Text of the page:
Book Review: Children of Memory by Adrian Tchaikovsky
I received a review copy from the publisher. This does not affect the contents of my review and all opinions are my own.
Mogsy’s Rating: 2.5 of 5 stars
Genre: Science Fiction
Series: Book 3 of Children of Time
Publisher: Orbit (January 31, 2023)
Length: 512 pages
We have now reached the third book in the Children of Time series. If we travel back to the spring of 2017 when I read the first book, which incidentally was also my first novel by the author, I had to this to say: “Children of Time is one of the smartest, most remarkable and innovative science fiction novels I’ve read in years and now I can’t wait to read more by Adrian Tchaikovsky.”
Fast forward to today, and I find myself struggling to put my feelings into words about this latest installment. Because the truth is, if I was rating it solely on my enjoyment, I would be forced to rate this book much lower than I want to. As much as it pains me to say this, and I have a feeling this will be an unpopular opinion, but the story just didn’t do it for me. While the writing was superb, which is nothing less than I would expect from Tchaikovsky, I can’t say I really enjoyed myself. The most I can say about Children of Memory was that it was okay.
Set many years after the events of the previous book, Children of Ruin, this third volume in the sequence once more focuses on the different species of uplifted creatures as well as a line of enhanced Humans who have bonded closely with the arachnoid aliens known as Portiids. The octopoids have also come into their own to feature in a major role alongside a new race of life form discovered from the planet Nod, and the joining of these disparate spacefaring species has amazingly created a new society in which all of them coexist in relative peace. Together, they now look outwards to the greater universe beyond in search for even more civilizations and intelligences.
In their explorations, they come upon a colony where thousands of years before, their ancestors had arrived on the spaceship Enkidu carrying its precious cargo of sleeping passengers preparing to settle the planet. Instead of paradise though, the colonists found hostile conditions and hardship. Generations later, the descendants of a small cohort from the original crew of the Enkidu have still yet to make the planet completely habitable, but then that’s when the visitors arrive. They have come to help humanity’s colonies, or so they say, yet there’s more to them that meets the eye. But then, perhaps not all is as it seems with the colony either.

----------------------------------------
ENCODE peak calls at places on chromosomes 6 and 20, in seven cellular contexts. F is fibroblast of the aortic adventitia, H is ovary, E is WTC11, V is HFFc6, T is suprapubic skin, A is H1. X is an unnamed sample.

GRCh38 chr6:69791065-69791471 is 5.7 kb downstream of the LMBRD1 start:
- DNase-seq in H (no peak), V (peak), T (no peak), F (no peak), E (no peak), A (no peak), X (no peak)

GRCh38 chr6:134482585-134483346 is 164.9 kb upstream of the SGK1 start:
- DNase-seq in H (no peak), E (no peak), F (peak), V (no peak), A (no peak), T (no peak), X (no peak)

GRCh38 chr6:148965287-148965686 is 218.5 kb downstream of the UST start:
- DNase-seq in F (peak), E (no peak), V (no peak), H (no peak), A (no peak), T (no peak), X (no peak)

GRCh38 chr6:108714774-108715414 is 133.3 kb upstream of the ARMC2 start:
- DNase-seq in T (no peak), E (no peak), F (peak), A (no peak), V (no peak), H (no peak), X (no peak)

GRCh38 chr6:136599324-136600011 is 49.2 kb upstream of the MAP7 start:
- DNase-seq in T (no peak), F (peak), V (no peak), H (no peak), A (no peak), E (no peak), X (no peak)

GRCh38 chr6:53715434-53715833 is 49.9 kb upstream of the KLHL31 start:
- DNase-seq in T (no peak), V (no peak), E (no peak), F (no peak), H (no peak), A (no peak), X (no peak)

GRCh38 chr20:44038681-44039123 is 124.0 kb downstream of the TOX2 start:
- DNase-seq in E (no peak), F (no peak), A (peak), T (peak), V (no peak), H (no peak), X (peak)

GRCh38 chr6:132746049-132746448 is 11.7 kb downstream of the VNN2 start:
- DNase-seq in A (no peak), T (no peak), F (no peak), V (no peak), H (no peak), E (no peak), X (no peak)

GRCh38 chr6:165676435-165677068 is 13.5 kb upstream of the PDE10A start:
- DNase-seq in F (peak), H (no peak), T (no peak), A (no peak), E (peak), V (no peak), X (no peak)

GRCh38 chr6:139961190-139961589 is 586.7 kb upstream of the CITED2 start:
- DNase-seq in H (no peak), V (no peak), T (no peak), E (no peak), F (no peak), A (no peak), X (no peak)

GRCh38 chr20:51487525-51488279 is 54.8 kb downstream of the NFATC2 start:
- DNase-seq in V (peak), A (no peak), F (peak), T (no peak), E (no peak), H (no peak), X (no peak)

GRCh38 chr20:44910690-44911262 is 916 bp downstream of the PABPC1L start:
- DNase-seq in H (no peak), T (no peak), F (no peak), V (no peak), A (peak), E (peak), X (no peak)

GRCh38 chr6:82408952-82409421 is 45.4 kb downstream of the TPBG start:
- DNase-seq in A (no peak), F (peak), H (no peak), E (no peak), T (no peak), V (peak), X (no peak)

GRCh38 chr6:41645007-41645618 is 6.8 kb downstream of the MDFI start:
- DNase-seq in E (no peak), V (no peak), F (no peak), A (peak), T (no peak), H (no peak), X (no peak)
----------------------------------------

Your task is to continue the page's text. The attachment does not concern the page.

So, what made this a miss when the first book was such a hit? To be honest, I felt the series was already in decline with Children of Ruin, a sequel marred by uneven pacing and heavy exposition. Unfortunately, these issues have only gotten worse in Children of Memory. I felt the main plot dragged and was encumbered by over lengthy descriptions and too many meandering side discussions and other distractions. Ultimately, as much as I wanted to like this book, the story was made to feel unnecessarily complicated and difficult to follow at times.
Also more diluted in this installment was the “biopunk science” which put the first book on the map, especially with regards to the population biology and social organization aspect. The evolution of human culture took on a more central role, an intriguing topic in its own right, but just a little too off the track from what got me interested in the series in the first place. In as much as there is a main character, I was also not too impressed with Miranda. On the surface, the potential for this unusual character would appear to be limitless, but without spoiling anything, I suppose it shouldn’t have come as a shock that the character development might be on the weaker side.
Will there be more books after this? Well, seeing as the announcements of the sequels to Children of Time actually came as a surprise to me both times, I think it will be hard to say. But then, personally I saw little point in trying to improve or expand upon the already perfect, and we all know what they say about quitting while you’re ahead. I write all of this as someone who is a fan of Adrian Tchaikovsky, but as Children of Memory has proven to me, there’s little doubt that we are straying farther and farther away from everything I loved about the first book. If it does turn out we’ll get another sequel, I expect I’d probably be nervous instead of excited.